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We celebrated the Fourth of July at happy hour on the beach in Tobago Cays with Americans, French, and others, probably sixty or so.  People brought their own drinks and an appetizer to share.  Bob looked around for a British boat on which to toss tea bags but none was visible.  An active game of horseshoes with a few firecrackers were reminiscent of an American celebration.

Tobago Cays has the most beautiful reefs we've seen.  Bob went out every day to play in the water.  The place he liked best was a cut through the front of Horseshoe Reef just big enough for dinghies, not big boats.  There were two moorings there to tie your dinghy to and jump into the water.  The current was swift, the blue water deep, and the coral magnificent.  I went out one day with snorkel vest and tether tied to the dinghy so I wouldn't get swept away.   In so many of the places, the coral is broken and worn down by people touching it and anchoring on it, but here it was deep enough to be in excellent condition.

After a week in Tobago Cays, we headed to
Clifton Bay , Union Island.   We had heard a lot about Union, mostly negative, but it was a port of entry and we had to go there to check out of St. Vincent.  We found a spot to anchor in front of a reef then went into town.   One of the things that boaters don't like about this island's arrangement is that you have to go to customs on the waterfront and then walk to the airport to see immigration.  The airport was not far and it was actually a pleasant little walk.   Having completed the formalities, we walked around the little town and bought fresh fruits. 

We had pizza for lunch at the Anchorage Hotel in front of which is a pool of nurse sharks.  We sat beside the pool as we ate lunch, mesmerized alternately by the sharks' graceful languid movement, by their ability to remain motionless in the water as they breathed through their gills, and their speed at attacking food thrown into the water.  After lunch as we were leaving, we saw an employee at the far end of the pool cleaning a container of fish and throwing the guts to the sharks.  After the first toss,  all the sharks gathered at that end of the pool.  You cannot believe how fast the sharks' jaws moved.  It was as if there were an interior vacuum which instantaneously sucked the prey into their mouths.  It reminded me of alligators which seem so awkward and yet move so fast.  They say that nurse sharks won't bother you in the water, but I won't be testing that theory, having observed them up close!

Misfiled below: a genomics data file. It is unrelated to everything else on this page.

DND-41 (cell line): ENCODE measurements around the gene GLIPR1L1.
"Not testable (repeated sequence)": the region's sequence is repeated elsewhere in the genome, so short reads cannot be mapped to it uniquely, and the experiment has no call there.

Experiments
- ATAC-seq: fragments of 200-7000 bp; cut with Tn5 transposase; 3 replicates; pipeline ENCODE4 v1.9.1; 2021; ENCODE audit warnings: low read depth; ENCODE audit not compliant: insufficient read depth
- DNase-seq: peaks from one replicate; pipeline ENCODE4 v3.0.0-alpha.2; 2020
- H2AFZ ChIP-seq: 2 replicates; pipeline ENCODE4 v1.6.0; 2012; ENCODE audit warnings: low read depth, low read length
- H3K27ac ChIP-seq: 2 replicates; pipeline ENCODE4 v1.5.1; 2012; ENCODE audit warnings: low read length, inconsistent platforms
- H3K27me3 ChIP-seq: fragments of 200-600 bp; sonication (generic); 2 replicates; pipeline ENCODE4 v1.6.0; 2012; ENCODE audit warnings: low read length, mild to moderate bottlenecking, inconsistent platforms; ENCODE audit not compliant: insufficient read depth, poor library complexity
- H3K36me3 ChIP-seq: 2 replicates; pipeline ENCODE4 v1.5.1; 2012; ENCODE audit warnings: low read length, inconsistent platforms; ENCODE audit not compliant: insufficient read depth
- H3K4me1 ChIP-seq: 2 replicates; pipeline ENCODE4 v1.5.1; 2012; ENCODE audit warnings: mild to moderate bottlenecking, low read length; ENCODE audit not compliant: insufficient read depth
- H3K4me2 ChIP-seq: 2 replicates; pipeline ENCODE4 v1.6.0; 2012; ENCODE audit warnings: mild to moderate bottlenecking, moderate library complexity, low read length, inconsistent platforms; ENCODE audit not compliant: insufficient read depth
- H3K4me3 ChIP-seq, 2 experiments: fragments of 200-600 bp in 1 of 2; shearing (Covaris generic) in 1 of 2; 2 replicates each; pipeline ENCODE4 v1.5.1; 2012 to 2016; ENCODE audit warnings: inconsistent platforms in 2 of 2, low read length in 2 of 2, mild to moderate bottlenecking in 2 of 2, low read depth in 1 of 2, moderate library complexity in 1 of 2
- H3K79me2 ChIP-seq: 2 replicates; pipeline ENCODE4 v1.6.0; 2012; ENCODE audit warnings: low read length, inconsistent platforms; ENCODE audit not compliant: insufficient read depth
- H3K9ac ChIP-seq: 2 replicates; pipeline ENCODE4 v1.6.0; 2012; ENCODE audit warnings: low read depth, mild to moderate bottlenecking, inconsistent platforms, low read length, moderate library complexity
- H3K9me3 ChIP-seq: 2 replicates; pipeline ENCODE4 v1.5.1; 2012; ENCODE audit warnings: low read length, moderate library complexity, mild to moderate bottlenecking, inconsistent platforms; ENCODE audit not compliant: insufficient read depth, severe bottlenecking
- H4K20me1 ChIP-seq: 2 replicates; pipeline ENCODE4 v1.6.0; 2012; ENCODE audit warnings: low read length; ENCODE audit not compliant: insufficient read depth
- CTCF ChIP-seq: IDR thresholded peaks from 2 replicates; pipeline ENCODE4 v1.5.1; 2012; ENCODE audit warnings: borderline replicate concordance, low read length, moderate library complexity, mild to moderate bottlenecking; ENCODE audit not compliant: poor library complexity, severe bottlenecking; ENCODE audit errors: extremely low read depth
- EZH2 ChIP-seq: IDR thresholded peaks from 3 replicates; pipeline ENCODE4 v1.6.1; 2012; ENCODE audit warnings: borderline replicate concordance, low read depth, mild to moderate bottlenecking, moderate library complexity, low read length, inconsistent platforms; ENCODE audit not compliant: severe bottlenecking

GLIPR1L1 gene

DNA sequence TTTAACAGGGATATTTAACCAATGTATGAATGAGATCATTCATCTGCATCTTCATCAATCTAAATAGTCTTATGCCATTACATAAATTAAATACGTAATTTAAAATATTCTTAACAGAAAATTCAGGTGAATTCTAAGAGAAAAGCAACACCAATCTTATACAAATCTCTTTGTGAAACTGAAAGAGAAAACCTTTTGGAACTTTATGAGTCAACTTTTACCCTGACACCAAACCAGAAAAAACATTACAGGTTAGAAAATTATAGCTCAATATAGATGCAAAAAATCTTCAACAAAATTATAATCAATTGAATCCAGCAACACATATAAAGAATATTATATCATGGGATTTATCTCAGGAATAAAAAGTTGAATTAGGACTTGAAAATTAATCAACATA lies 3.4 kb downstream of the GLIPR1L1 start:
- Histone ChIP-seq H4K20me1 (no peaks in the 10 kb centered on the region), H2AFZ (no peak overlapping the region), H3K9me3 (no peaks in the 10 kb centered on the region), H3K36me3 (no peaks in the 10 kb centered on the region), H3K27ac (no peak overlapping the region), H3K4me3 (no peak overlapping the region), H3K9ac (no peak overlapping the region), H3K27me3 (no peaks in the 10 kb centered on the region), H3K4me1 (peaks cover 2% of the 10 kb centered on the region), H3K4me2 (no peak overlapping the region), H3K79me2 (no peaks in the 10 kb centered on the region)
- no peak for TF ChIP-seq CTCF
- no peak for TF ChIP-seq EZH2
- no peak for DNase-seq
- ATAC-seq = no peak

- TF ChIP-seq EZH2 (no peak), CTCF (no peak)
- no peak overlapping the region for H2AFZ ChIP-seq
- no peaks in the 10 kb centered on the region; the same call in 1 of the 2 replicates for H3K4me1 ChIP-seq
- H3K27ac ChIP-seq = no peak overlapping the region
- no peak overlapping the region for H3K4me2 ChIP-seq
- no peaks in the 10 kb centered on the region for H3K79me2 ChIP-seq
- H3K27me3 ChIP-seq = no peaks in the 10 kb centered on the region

In our walk around town, we found an internet café at the Western Union office for 1/3 the cost of the internet at the waterfront Bougainvilla Hotel.  The guy who works at Western Union was very knowledgeable and helpful.  We hooked up the internet phone, called Earthlink and cancelled our service.  Bob also called his dad who is scheduled to come visit for a few days.

The next morning, we left Union and had a magnificent sail to the island of
Carriacou where Hillsboro is the port of entry for Grenada.  There were several guys on the government dock as we approached with the dinghy.  They wanted to tie the dinghy off but Bob wanted to do it himself.   The most surly dude would not move to let me on the dock.  The customs and immigration people were very nice.  We walked around town and bought bread at Gramma's Bakery then returned to the boat.   When we got back to the dock, the line was pushed way down the post.  One of the guys offered to dive and loosen it but Bob stripped off his shirt and jumped into the water to do it himself.  We headed to Tyrell Bay, a less rolly and less hostile anchorage.

Tyrell Bay sustained considerable damage from Hurricane Lenny last year and has not rebuilt.  The road along the waterfront was damaged and a number of small shops along the beach were totally destroyed.  All the dinghy docks were wiped out.   The Studio is a tiny bar run by a young Italian woman who tired of sailing and rented the place.  Her husband refuses to sell the boat so he is based on the boat and she at the bar.  Their child alternates between them.  The woman installed the boat's old computer at the bar and offers internet service. 

We took the bus from Tyrell Bay into Hillsboro several times to buy bread and fruits.  The road was terribly rutted and actually crossed the center of the local airstrip.  I can imagine the FAA's attitude if some little town wanted to route a two-lane road across the middle of a runway!   

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